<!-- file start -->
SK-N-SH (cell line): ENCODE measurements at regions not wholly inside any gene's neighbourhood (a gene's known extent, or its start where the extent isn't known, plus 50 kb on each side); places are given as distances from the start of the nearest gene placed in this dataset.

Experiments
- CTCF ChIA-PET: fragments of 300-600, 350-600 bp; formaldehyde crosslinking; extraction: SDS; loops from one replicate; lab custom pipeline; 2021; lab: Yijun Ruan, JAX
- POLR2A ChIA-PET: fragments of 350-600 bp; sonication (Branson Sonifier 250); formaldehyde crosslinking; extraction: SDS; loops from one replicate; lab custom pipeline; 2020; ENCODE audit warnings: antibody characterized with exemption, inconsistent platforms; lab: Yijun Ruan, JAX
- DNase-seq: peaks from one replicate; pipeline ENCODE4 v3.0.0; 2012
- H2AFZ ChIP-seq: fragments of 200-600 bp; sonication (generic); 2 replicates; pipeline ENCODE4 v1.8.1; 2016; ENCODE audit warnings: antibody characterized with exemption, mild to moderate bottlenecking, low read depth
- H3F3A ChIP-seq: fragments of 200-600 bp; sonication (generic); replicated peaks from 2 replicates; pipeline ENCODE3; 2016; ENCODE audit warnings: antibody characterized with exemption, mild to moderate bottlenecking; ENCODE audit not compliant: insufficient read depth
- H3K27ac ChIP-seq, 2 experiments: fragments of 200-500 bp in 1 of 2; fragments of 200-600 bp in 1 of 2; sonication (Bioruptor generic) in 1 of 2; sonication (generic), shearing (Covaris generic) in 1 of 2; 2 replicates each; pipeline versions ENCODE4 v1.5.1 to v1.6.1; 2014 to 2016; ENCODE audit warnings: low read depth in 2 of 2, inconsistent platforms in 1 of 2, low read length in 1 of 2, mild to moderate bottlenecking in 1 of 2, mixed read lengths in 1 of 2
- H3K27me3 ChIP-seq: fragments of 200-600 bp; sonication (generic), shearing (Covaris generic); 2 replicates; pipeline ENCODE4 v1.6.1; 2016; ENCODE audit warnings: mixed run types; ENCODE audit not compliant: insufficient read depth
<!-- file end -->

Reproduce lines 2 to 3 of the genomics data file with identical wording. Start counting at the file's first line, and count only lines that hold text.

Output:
Experiments
- CTCF ChIA-PET: fragments of 300-600, 350-600 bp; formaldehyde crosslinking; extraction: SDS; loops from one replicate; lab custom pipeline; 2021; lab: Yijun Ruan, JAX